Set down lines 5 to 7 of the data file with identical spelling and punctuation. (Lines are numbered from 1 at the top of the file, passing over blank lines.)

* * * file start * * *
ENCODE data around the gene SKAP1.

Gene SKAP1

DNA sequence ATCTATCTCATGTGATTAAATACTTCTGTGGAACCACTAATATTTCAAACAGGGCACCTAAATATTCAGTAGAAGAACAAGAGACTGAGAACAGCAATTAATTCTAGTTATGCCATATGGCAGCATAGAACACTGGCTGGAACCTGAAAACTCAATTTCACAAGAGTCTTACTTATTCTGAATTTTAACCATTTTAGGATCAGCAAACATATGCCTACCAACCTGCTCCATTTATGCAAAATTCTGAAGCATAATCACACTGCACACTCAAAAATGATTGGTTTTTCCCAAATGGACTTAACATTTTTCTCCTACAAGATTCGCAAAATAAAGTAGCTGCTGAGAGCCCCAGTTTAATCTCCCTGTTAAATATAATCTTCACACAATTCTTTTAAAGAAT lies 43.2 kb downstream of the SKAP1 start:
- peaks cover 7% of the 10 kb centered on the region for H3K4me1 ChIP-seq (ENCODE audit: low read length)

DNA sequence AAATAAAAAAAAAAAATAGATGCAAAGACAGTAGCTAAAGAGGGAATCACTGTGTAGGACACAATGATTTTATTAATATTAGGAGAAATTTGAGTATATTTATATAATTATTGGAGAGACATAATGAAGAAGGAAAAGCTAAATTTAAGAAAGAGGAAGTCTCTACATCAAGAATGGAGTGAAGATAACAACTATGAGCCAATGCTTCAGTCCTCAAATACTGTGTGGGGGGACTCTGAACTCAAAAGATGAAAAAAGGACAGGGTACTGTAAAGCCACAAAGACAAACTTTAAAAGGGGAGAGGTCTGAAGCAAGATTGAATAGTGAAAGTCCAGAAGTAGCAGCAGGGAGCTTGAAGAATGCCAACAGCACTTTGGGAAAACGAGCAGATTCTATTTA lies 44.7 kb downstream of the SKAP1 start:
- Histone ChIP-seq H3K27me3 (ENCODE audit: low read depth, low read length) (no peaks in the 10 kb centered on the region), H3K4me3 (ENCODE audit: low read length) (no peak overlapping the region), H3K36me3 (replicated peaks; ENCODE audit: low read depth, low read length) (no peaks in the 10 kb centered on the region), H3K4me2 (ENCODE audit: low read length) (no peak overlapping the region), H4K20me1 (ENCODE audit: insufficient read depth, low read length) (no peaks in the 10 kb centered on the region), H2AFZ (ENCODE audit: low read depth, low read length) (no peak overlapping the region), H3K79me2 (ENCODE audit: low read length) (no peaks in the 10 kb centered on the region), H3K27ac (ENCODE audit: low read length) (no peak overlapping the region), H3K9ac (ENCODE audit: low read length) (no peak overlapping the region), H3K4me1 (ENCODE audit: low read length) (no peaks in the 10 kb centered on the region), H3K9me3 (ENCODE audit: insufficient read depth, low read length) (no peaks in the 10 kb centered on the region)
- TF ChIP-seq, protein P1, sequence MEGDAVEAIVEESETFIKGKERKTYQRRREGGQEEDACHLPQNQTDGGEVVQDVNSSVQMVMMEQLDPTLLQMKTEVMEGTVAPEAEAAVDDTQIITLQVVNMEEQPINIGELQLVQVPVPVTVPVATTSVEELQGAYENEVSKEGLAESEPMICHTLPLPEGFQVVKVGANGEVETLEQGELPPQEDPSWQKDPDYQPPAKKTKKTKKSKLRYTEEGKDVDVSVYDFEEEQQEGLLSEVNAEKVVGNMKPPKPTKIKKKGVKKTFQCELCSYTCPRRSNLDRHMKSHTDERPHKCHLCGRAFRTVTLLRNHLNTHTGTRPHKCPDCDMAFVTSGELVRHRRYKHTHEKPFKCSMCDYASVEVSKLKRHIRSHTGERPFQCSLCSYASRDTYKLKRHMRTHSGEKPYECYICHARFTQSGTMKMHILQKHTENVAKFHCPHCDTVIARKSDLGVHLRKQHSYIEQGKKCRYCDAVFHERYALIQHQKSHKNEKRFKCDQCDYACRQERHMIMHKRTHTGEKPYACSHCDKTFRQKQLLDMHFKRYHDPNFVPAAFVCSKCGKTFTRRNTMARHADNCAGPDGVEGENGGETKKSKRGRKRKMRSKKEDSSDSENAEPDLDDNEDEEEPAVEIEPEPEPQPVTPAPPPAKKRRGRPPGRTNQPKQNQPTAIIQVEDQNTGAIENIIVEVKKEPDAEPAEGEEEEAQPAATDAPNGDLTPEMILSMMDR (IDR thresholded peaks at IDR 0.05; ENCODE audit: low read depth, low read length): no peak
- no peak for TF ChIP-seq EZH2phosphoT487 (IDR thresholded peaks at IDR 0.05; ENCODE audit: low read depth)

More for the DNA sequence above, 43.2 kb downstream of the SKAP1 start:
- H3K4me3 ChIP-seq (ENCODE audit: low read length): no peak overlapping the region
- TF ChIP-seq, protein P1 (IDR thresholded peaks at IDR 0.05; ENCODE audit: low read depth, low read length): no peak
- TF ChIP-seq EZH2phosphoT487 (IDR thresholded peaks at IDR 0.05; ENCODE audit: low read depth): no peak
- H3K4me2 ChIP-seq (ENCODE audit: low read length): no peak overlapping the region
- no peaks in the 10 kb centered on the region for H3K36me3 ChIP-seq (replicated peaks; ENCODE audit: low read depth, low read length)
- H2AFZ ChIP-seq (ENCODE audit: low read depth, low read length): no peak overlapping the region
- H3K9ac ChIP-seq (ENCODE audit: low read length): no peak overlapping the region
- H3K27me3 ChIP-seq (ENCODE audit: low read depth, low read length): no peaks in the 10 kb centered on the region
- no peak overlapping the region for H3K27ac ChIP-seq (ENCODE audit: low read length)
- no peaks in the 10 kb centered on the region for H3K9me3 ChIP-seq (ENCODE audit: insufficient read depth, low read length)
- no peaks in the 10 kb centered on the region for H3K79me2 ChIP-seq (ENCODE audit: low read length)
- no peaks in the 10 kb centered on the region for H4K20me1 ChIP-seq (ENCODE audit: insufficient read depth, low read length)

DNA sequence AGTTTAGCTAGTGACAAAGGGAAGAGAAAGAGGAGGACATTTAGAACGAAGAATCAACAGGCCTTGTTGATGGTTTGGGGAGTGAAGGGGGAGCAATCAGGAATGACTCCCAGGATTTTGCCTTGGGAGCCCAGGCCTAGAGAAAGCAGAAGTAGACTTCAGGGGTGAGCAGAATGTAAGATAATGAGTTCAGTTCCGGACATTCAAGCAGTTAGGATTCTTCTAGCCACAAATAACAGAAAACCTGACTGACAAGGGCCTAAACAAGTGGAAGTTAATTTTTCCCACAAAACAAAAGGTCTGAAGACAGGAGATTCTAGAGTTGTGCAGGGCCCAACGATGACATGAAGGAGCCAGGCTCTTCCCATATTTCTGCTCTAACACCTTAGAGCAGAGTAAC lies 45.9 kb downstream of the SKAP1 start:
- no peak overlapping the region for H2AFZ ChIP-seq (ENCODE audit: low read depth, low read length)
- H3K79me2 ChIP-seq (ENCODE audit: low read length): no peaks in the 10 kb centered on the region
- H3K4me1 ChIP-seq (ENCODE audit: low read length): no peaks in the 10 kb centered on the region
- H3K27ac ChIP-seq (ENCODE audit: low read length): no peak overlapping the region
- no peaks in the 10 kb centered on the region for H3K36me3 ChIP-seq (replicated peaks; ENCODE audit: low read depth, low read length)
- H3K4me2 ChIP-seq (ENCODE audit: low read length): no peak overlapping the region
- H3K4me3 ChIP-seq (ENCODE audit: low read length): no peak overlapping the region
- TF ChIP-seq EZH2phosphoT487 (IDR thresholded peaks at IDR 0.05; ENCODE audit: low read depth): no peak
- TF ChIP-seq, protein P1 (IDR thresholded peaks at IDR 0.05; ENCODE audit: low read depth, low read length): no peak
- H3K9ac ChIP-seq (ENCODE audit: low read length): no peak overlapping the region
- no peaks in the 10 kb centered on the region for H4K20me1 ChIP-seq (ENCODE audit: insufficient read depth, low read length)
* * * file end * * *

DNA sequence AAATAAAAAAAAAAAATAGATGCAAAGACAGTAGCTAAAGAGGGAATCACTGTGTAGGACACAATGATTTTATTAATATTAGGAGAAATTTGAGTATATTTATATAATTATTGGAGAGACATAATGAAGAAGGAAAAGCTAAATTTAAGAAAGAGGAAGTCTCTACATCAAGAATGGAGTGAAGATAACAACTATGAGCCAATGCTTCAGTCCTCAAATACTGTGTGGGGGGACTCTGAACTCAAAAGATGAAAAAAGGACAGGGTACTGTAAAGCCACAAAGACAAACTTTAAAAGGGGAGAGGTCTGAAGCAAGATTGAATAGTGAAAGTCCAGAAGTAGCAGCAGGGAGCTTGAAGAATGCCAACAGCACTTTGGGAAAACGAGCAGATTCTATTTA lies 44.7 kb downstream of the SKAP1 start:
- Histone ChIP-seq H3K27me3 (ENCODE audit: low read depth, low read length) (no peaks in the 10 kb centered on the region), H3K4me3 (ENCODE audit: low read length) (no peak overlapping the region), H3K36me3 (replicated peaks; ENCODE audit: low read depth, low read length) (no peaks in the 10 kb centered on the region), H3K4me2 (ENCODE audit: low read length) (no peak overlapping the region), H4K20me1 (ENCODE audit: insufficient read depth, low read length) (no peaks in the 10 kb centered on the region), H2AFZ (ENCODE audit: low read depth, low read length) (no peak overlapping the region), H3K79me2 (ENCODE audit: low read length) (no peaks in the 10 kb centered on the region), H3K27ac (ENCODE audit: low read length) (no peak overlapping the region), H3K9ac (ENCODE audit: low read length) (no peak overlapping the region), H3K4me1 (ENCODE audit: low read length) (no peaks in the 10 kb centered on the region), H3K9me3 (ENCODE audit: insufficient read depth, low read length) (no peaks in the 10 kb centered on the region)
- TF ChIP-seq, protein P1, sequence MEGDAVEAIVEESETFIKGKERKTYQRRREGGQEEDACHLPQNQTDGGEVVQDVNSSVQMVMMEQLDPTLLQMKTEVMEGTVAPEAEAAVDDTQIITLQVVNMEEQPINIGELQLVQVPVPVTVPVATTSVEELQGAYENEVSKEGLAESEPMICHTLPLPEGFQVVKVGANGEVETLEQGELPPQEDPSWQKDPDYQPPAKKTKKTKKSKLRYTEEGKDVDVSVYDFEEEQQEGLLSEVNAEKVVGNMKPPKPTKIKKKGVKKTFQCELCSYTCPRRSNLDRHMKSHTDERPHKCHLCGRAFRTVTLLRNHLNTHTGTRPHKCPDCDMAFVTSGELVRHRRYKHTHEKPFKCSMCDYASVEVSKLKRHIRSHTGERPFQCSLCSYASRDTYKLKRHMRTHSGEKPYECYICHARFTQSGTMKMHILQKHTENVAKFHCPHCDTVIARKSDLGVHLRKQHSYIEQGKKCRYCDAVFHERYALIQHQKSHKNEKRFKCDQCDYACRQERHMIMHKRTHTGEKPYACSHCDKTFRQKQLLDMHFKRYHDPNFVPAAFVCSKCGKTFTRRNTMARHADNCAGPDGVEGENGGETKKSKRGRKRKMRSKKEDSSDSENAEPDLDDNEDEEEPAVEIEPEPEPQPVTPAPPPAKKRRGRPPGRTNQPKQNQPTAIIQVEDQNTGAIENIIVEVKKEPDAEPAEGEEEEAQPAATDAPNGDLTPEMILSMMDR (IDR thresholded peaks at IDR 0.05; ENCODE audit: low read depth, low read length): no peak